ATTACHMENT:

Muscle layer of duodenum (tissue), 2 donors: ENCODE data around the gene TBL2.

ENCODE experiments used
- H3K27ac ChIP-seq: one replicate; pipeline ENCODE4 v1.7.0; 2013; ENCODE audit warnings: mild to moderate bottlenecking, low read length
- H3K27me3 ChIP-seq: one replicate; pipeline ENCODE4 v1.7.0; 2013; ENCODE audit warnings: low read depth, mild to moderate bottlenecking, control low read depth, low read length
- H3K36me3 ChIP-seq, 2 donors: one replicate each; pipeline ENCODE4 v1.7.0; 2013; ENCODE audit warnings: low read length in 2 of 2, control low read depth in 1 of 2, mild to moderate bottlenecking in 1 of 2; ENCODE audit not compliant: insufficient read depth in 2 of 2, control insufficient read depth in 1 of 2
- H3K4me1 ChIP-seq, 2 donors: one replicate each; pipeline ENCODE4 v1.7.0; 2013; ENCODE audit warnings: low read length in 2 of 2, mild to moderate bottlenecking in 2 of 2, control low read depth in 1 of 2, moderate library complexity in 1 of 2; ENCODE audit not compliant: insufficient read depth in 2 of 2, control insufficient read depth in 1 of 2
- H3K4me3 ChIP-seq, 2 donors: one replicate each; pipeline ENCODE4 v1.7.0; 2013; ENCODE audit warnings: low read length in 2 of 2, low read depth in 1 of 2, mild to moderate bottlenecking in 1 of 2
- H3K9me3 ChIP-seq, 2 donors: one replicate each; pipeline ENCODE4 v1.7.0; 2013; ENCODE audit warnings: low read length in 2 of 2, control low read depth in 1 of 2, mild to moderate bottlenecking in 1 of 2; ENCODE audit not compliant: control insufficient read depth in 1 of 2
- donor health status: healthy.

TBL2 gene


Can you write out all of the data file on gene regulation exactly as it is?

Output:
Muscle layer of duodenum (tissue), 2 donors: ENCODE data around the gene TBL2.

ENCODE experiments used
- H3K27ac ChIP-seq: one replicate; pipeline ENCODE4 v1.7.0; 2013; ENCODE audit warnings: mild to moderate bottlenecking, low read length
- H3K27me3 ChIP-seq: one replicate; pipeline ENCODE4 v1.7.0; 2013; ENCODE audit warnings: low read depth, mild to moderate bottlenecking, control low read depth, low read length
- H3K36me3 ChIP-seq, 2 donors: one replicate each; pipeline ENCODE4 v1.7.0; 2013; ENCODE audit warnings: low read length in 2 of 2, control low read depth in 1 of 2, mild to moderate bottlenecking in 1 of 2; ENCODE audit not compliant: insufficient read depth in 2 of 2, control insufficient read depth in 1 of 2
- H3K4me1 ChIP-seq, 2 donors: one replicate each; pipeline ENCODE4 v1.7.0; 2013; ENCODE audit warnings: low read length in 2 of 2, mild to moderate bottlenecking in 2 of 2, control low read depth in 1 of 2, moderate library complexity in 1 of 2; ENCODE audit not compliant: insufficient read depth in 2 of 2, control insufficient read depth in 1 of 2
- H3K4me3 ChIP-seq, 2 donors: one replicate each; pipeline ENCODE4 v1.7.0; 2013; ENCODE audit warnings: low read length in 2 of 2, low read depth in 1 of 2, mild to moderate bottlenecking in 1 of 2
- H3K9me3 ChIP-seq, 2 donors: one replicate each; pipeline ENCODE4 v1.7.0; 2013; ENCODE audit warnings: low read length in 2 of 2, control low read depth in 1 of 2, mild to moderate bottlenecking in 1 of 2; ENCODE audit not compliant: control insufficient read depth in 1 of 2
- donor health status: healthy.

TBL2 gene